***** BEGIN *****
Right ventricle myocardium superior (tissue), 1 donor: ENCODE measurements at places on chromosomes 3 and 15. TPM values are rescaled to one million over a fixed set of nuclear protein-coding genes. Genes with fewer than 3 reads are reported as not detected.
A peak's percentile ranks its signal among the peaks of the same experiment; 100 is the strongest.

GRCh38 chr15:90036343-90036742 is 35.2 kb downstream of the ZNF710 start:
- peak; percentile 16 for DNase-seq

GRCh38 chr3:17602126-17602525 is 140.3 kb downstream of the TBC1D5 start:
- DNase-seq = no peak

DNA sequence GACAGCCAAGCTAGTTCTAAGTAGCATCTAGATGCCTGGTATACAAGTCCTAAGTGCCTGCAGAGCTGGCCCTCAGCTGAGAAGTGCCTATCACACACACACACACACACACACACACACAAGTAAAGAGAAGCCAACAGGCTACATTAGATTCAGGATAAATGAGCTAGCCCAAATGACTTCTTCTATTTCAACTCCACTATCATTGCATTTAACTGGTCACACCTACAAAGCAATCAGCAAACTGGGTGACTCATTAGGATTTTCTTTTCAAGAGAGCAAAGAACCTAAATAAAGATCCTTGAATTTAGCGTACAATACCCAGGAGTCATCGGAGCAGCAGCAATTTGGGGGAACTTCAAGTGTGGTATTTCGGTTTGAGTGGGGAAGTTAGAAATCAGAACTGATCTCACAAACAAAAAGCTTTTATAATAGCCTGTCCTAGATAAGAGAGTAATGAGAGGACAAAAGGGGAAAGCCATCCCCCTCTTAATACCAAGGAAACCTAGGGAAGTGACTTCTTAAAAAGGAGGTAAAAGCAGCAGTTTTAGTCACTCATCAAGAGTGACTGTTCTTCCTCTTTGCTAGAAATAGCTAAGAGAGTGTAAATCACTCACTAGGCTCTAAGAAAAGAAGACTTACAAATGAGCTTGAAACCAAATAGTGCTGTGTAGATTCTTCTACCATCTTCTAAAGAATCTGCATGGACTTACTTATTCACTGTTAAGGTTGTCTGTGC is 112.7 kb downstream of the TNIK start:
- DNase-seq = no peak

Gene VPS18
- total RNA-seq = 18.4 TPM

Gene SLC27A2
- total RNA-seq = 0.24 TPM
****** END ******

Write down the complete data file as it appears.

Right ventricle myocardium superior (tissue), 1 donor: ENCODE measurements at places on chromosomes 3 and 15. TPM values are rescaled to one million over a fixed set of nuclear protein-coding genes. Genes with fewer than 3 reads are reported as not detected.
A peak's percentile ranks its signal among the peaks of the same experiment; 100 is the strongest.

GRCh38 chr15:90036343-90036742 is 35.2 kb downstream of the ZNF710 start:
- peak; percentile 16 for DNase-seq

GRCh38 chr3:17602126-17602525 is 140.3 kb downstream of the TBC1D5 start:
- DNase-seq = no peak

DNA sequence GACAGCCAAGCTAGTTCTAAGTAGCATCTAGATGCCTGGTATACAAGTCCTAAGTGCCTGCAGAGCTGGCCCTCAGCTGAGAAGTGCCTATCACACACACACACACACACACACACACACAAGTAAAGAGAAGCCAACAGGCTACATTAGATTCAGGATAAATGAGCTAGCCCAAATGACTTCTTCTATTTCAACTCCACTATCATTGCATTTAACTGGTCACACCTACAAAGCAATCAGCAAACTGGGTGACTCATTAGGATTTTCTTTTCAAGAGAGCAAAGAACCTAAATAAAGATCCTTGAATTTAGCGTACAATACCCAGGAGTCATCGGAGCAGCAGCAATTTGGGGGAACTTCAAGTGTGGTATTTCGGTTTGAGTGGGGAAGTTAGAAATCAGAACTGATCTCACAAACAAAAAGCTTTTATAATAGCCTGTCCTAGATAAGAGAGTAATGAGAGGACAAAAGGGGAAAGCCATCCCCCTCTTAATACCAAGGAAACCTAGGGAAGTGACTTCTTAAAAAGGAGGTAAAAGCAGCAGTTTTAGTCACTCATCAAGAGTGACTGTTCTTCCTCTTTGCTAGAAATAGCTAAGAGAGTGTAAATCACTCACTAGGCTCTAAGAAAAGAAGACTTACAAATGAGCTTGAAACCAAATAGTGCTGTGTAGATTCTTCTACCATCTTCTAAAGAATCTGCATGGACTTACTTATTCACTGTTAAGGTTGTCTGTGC is 112.7 kb downstream of the TNIK start:
- DNase-seq = no peak

Gene VPS18
- total RNA-seq = 18.4 TPM

Gene SLC27A2
- total RNA-seq = 0.24 TPM